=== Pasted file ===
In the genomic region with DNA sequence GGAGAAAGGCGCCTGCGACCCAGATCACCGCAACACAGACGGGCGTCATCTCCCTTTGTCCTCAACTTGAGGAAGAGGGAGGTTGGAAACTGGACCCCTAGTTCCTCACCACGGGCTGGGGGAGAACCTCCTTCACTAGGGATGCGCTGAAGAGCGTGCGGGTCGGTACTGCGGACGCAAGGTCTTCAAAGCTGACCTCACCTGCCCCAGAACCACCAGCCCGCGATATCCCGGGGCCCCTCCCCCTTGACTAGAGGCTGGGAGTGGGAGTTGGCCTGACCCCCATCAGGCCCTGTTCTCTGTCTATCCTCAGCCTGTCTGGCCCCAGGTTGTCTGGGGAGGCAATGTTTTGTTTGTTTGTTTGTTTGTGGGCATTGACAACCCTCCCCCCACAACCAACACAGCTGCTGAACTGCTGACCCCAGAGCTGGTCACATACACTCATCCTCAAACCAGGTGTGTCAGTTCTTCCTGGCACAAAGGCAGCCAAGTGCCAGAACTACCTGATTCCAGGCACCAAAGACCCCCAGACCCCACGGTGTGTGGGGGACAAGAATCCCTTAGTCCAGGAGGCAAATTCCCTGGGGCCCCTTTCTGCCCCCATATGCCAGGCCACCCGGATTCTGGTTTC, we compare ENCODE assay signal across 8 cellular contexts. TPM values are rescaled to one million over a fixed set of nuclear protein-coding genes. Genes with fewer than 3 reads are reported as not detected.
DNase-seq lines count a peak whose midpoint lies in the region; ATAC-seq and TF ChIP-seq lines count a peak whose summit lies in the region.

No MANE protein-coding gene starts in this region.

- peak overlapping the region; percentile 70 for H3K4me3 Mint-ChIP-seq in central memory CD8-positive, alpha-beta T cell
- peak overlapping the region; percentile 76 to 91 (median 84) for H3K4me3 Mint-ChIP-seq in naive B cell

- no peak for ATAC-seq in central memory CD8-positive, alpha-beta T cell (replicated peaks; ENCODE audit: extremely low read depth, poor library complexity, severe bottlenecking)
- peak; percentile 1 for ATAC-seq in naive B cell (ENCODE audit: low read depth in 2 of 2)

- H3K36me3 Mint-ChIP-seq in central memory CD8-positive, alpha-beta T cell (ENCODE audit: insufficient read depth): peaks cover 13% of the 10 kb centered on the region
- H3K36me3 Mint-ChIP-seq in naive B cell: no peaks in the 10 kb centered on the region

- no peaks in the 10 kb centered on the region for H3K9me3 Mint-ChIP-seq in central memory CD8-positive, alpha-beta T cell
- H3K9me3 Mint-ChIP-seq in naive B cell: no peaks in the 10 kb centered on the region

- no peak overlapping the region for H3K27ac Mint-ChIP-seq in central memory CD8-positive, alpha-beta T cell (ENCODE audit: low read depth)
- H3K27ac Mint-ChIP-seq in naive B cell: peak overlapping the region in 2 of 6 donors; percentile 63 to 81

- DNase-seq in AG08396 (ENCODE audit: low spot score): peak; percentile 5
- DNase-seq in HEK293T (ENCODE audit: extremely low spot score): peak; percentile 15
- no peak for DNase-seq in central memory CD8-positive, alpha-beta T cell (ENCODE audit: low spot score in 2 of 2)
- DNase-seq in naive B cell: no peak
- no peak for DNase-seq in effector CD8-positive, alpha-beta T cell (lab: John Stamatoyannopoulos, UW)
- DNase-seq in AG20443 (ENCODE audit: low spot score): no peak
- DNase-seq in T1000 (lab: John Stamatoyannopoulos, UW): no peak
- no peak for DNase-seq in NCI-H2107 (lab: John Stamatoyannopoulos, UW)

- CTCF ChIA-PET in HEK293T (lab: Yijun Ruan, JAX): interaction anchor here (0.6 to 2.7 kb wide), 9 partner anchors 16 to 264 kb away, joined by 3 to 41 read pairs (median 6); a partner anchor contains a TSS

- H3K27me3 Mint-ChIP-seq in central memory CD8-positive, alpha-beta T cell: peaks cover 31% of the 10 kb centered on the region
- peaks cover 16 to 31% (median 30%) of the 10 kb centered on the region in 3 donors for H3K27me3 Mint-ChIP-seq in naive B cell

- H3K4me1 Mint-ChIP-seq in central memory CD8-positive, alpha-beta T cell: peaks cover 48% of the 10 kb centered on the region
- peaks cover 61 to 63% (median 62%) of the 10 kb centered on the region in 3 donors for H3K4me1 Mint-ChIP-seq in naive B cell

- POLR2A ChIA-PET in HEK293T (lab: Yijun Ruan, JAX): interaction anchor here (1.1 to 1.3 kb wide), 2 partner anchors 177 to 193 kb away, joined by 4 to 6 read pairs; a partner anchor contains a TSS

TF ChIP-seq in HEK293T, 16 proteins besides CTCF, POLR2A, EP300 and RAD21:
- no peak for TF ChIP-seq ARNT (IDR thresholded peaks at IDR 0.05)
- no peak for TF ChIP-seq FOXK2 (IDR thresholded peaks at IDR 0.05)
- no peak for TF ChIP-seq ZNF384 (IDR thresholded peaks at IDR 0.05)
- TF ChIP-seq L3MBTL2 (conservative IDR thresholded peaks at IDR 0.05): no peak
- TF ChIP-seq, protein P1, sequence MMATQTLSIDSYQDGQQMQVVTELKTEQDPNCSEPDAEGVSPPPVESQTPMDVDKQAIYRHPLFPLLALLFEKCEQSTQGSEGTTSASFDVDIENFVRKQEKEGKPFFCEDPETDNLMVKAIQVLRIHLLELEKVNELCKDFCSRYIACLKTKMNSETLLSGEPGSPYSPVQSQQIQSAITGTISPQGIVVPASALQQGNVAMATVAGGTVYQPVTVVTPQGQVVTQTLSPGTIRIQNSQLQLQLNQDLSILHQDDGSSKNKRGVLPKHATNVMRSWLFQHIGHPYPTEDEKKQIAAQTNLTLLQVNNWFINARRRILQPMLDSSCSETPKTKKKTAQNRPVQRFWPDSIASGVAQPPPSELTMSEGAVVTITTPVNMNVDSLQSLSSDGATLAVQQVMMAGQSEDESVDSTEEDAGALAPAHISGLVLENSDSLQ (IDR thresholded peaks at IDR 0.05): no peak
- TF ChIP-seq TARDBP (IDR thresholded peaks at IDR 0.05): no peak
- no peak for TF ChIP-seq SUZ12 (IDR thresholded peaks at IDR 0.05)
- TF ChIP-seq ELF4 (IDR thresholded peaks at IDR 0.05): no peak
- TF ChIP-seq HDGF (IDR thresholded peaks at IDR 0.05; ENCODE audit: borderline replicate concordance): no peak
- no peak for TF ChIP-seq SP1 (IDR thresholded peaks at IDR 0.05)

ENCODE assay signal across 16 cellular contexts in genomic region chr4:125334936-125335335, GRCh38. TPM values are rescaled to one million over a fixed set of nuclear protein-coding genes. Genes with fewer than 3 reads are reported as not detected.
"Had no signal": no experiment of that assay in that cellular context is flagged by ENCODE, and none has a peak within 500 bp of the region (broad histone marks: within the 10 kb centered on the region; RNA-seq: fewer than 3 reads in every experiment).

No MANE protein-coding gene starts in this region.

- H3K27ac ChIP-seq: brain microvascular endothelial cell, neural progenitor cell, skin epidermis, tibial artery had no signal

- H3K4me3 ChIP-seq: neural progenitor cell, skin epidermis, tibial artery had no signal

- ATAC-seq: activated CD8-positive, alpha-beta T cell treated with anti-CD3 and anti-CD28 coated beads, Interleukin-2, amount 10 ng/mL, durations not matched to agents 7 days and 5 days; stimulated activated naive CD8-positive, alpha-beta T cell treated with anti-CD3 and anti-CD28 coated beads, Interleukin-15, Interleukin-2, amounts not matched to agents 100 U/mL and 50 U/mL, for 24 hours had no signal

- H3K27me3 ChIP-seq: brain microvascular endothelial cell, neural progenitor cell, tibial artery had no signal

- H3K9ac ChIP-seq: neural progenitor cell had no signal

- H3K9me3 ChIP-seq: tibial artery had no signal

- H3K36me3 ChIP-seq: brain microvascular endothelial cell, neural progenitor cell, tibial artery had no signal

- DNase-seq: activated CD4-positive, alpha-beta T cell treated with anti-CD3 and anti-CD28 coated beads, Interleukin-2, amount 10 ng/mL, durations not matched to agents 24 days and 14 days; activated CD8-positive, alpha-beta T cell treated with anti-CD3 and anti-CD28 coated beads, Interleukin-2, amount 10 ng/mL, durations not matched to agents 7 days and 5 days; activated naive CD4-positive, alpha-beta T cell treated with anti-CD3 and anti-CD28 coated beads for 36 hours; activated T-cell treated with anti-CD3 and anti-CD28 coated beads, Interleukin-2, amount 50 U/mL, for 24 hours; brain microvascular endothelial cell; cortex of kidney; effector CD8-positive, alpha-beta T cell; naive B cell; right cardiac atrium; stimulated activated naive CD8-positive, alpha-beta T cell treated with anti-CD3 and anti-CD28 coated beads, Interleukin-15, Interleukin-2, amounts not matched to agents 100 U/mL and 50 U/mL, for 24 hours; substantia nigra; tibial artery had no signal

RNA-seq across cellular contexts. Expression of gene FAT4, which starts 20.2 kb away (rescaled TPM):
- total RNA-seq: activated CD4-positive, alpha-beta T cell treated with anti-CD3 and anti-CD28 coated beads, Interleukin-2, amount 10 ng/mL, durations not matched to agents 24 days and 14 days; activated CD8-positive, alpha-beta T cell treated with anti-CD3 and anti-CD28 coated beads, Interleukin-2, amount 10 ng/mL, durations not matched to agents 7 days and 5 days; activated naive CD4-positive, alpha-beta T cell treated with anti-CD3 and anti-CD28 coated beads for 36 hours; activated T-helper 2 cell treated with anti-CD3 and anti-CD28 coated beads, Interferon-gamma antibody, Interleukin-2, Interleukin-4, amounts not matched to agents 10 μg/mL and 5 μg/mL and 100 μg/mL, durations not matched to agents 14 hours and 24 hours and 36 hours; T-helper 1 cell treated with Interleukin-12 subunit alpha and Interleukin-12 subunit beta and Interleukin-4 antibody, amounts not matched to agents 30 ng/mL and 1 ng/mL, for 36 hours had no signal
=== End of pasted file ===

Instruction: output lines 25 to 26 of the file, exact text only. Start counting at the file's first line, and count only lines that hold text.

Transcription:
- H3K4me1 Mint-ChIP-seq in central memory CD8-positive, alpha-beta T cell: peaks cover 48% of the 10 kb centered on the region
- peaks cover 61 to 63% (median 62%) of the 10 kb centered on the region in 3 donors for H3K4me1 Mint-ChIP-seq in naive B cell